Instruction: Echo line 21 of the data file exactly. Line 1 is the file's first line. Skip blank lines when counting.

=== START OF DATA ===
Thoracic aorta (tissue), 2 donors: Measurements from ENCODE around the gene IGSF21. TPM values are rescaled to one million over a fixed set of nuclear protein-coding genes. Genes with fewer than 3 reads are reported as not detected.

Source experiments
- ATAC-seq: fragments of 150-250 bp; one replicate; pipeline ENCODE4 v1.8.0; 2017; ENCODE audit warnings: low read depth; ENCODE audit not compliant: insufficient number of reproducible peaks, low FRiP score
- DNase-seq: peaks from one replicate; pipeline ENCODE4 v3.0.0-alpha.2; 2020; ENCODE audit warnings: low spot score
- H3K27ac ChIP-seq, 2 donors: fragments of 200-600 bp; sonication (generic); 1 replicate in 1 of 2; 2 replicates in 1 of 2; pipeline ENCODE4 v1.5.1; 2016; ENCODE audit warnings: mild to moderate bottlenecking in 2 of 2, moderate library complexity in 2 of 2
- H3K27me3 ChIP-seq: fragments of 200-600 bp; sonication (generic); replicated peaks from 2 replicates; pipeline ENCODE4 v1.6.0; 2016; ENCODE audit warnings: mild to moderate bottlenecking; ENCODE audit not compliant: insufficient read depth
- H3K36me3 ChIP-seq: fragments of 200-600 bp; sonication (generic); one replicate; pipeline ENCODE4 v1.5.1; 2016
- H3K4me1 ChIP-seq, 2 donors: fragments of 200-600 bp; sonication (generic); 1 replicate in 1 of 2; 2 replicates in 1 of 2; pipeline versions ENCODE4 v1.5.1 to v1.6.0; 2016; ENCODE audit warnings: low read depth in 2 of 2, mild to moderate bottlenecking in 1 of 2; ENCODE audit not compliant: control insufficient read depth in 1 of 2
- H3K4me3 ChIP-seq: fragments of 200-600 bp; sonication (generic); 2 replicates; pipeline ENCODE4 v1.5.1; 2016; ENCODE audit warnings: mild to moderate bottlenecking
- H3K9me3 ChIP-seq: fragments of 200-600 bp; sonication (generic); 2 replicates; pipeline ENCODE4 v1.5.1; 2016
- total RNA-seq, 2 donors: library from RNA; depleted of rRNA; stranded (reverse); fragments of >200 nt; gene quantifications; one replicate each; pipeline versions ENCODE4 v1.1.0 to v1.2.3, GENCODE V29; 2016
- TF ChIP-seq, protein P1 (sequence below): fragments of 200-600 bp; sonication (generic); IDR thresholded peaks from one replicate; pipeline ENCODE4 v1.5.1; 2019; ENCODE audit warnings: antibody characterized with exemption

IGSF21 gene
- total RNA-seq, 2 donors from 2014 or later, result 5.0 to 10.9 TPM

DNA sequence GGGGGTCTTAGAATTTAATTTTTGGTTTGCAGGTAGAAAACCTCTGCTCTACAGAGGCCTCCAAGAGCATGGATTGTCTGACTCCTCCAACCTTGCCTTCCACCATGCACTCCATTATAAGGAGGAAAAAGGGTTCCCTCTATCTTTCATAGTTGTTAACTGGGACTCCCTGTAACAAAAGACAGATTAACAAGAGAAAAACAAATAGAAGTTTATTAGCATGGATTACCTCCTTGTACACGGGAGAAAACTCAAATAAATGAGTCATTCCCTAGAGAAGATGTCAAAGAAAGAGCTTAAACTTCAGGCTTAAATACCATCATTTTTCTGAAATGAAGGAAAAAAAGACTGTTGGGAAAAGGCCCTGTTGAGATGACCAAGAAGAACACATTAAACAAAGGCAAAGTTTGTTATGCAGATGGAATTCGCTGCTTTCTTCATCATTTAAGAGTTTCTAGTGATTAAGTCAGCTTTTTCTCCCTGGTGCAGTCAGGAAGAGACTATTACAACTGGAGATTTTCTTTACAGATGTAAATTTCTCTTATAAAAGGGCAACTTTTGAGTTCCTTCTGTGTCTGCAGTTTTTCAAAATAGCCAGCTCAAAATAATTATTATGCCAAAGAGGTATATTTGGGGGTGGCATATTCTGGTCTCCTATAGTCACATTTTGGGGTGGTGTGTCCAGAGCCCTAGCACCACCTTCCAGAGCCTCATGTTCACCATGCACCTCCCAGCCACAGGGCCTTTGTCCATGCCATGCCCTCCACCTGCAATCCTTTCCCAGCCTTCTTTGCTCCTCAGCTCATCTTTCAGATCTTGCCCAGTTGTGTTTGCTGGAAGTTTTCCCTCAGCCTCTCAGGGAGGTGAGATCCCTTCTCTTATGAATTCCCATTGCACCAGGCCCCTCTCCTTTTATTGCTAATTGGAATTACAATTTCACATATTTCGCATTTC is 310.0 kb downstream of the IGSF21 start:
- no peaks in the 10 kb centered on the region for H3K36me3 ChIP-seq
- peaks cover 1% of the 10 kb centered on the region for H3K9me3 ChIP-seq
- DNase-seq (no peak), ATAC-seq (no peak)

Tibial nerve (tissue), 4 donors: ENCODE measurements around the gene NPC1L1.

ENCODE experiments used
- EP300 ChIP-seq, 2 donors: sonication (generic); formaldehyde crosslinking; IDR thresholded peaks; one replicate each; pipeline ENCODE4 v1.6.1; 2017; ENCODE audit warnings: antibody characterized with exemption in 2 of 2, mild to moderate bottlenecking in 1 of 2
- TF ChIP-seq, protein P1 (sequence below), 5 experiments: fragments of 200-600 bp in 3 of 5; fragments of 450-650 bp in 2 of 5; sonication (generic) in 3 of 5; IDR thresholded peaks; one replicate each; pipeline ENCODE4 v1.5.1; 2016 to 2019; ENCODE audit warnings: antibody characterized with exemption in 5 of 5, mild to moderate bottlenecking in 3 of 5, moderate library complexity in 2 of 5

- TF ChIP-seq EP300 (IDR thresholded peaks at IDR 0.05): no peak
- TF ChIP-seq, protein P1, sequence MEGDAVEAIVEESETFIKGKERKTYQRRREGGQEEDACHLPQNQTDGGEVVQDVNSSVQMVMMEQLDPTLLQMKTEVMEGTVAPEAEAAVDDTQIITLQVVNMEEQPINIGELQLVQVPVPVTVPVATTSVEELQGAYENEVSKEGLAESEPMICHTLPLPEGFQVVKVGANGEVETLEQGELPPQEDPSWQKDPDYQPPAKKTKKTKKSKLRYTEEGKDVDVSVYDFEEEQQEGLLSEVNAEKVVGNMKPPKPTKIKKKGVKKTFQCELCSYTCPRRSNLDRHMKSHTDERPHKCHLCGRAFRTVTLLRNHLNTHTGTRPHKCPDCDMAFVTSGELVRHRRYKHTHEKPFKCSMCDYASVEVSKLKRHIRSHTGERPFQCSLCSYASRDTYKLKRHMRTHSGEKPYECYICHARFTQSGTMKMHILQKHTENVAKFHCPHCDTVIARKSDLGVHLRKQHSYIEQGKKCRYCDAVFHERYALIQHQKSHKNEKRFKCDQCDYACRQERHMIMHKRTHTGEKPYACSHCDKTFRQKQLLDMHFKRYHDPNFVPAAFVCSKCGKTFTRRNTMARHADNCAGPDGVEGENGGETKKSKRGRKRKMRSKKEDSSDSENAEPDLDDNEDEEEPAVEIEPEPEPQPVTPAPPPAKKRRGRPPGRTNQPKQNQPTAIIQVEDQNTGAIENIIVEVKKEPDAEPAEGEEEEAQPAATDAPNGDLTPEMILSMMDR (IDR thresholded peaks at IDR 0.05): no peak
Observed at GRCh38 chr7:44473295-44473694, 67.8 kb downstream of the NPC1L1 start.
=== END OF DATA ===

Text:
- EP300 ChIP-seq, 2 donors: sonication (generic); formaldehyde crosslinking; IDR thresholded peaks; one replicate each; pipeline ENCODE4 v1.6.1; 2017; ENCODE audit warnings: antibody characterized with exemption in 2 of 2, mild to moderate bottlenecking in 1 of 2